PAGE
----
According to an unnamed Israeli official, one of the reasons for approving export licenses is to see how anti-drone systems deal with Iranian UAVs.
Israel has approved export licenses for the possible sale of its anti-UAV systems to Ukraine. This is reported by the publication Axios, citing three Israeli and Ukrainian officials.
The publication says that earlier the Israeli authorities avoided providing Ukraine with direct military assistance in countering Russian aggression, fearing for the security of their country.
In February 2023, the Israeli government reviewed its policy on the Russo-Ukrainian war at the behest of Prime Minister Benjamin Netanyahu, but no new decisions were made.
Israeli and Ukrainian officials told reporters that licenses to sell anti-drone defense systems to Ukraine were approved by Defense Minister Yoav Gallan and Israeli Foreign Minister Eli Cohen in mid-February.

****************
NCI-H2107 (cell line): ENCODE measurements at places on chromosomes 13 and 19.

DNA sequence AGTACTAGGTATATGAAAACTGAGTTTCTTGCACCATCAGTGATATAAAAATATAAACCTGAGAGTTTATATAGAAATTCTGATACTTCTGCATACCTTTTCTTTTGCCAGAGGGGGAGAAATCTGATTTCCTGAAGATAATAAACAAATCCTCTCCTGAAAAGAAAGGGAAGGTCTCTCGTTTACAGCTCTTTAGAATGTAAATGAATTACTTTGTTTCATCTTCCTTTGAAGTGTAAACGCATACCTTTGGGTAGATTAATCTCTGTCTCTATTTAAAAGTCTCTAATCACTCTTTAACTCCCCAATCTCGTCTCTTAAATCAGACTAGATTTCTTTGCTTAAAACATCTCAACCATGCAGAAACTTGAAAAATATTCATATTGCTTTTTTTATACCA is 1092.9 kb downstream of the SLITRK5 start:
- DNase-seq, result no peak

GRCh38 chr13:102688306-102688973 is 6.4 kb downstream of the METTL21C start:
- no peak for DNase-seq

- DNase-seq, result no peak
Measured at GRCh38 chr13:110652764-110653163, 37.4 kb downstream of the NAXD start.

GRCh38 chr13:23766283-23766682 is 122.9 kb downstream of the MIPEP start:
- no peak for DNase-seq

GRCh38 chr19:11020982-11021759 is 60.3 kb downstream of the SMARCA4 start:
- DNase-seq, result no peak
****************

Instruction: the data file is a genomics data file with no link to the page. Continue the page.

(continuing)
Ukrainian President Volodymyr Zelensky learned about this during Cohen’s visit to Kyiv on February 15. Licenses have been approved for two Israeli companies, Elbit and Rafael.
One of the Ukrainian officials noted that the agreement had not yet been signed, but a delegation from the Ukrainian Defense Ministry had already visited Israel to receive information about anti-drone defense systems.
The electronic warfare means proposed to Ukraine to suppress and destroy drones have a range of about 40 km and can serve to protect power plants and other critical infrastructure.
The Israeli government emphasized that this step is not a change in the political vector, since the mentioned systems perform a defensive function and cannot be used in attacks.
One of the Israeli officials also noted that one of the reasons for approving export licenses is to see how anti-drone systems deal with Iranian UAVs.
Earlier, on March 14, it became known that Lithuanian volunteers purchased 16 Israeli-made tactical radars for the Armed Forces of Ukraine. The Ukrainian military will undergo a four-day training on the use of these technologies on the territory of Lithuania.
We also wrote that Israeli Foreign Minister Eli Cohen, during a visit to Kiev on February 15, said that Jerusalem could install a system in Ukraine to warn civilians of approaching Russian missiles and UAVs within four months.
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